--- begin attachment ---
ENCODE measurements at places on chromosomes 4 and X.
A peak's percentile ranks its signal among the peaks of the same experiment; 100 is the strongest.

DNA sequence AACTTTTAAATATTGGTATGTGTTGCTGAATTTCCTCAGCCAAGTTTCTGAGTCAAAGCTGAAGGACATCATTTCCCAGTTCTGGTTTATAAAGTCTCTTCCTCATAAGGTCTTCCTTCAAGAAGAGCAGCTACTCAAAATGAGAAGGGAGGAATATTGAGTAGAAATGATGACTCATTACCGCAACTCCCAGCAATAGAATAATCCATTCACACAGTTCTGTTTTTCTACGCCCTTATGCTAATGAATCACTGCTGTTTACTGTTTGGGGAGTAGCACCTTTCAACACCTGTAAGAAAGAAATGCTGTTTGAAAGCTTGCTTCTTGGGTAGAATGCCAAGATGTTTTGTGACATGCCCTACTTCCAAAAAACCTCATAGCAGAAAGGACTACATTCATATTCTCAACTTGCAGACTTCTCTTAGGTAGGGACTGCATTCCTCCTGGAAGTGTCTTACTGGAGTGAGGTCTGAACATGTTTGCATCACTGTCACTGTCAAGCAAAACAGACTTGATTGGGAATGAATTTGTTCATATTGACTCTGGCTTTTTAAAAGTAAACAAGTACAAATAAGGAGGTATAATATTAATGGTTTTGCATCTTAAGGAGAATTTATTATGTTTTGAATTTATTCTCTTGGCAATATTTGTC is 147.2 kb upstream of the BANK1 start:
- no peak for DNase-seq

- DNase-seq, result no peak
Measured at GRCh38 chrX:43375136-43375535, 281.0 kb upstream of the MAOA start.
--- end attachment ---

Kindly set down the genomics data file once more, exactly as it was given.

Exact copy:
ENCODE measurements at places on chromosomes 4 and X.
A peak's percentile ranks its signal among the peaks of the same experiment; 100 is the strongest.

DNA sequence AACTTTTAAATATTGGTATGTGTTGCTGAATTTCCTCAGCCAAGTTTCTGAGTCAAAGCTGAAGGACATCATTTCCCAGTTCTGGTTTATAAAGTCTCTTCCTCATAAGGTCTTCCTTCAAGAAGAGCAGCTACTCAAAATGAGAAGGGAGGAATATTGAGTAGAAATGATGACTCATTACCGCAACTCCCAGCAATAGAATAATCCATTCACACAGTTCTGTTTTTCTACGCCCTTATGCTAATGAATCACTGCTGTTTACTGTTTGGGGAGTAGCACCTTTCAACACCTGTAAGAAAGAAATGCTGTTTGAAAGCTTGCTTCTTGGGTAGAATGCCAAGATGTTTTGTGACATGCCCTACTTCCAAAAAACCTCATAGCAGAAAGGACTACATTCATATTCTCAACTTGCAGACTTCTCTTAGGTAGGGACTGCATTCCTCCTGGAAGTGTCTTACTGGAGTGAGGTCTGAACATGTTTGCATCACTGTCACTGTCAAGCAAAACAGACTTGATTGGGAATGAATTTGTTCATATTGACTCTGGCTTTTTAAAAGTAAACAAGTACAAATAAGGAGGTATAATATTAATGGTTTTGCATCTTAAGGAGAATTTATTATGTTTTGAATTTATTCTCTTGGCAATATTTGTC is 147.2 kb upstream of the BANK1 start:
- no peak for DNase-seq

- DNase-seq, result no peak
Measured at GRCh38 chrX:43375136-43375535, 281.0 kb upstream of the MAOA start.